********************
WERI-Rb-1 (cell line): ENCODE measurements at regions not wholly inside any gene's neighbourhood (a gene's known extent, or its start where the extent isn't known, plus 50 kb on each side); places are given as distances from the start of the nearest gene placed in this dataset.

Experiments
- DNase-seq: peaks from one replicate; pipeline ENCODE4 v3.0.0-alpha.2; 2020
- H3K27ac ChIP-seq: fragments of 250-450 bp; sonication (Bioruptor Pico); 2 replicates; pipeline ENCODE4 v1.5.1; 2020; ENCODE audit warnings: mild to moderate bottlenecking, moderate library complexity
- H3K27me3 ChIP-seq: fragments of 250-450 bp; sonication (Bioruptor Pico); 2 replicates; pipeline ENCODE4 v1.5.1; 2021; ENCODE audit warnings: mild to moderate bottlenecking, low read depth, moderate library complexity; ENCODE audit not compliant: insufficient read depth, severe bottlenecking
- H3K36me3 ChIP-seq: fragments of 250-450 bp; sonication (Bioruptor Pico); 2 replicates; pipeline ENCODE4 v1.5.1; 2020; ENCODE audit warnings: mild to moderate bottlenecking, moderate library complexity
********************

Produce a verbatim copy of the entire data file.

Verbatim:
WERI-Rb-1 (cell line): ENCODE measurements at regions not wholly inside any gene's neighbourhood (a gene's known extent, or its start where the extent isn't known, plus 50 kb on each side); places are given as distances from the start of the nearest gene placed in this dataset.

Experiments
- DNase-seq: peaks from one replicate; pipeline ENCODE4 v3.0.0-alpha.2; 2020
- H3K27ac ChIP-seq: fragments of 250-450 bp; sonication (Bioruptor Pico); 2 replicates; pipeline ENCODE4 v1.5.1; 2020; ENCODE audit warnings: mild to moderate bottlenecking, moderate library complexity
- H3K27me3 ChIP-seq: fragments of 250-450 bp; sonication (Bioruptor Pico); 2 replicates; pipeline ENCODE4 v1.5.1; 2021; ENCODE audit warnings: mild to moderate bottlenecking, low read depth, moderate library complexity; ENCODE audit not compliant: insufficient read depth, severe bottlenecking
- H3K36me3 ChIP-seq: fragments of 250-450 bp; sonication (Bioruptor Pico); 2 replicates; pipeline ENCODE4 v1.5.1; 2020; ENCODE audit warnings: mild to moderate bottlenecking, moderate library complexity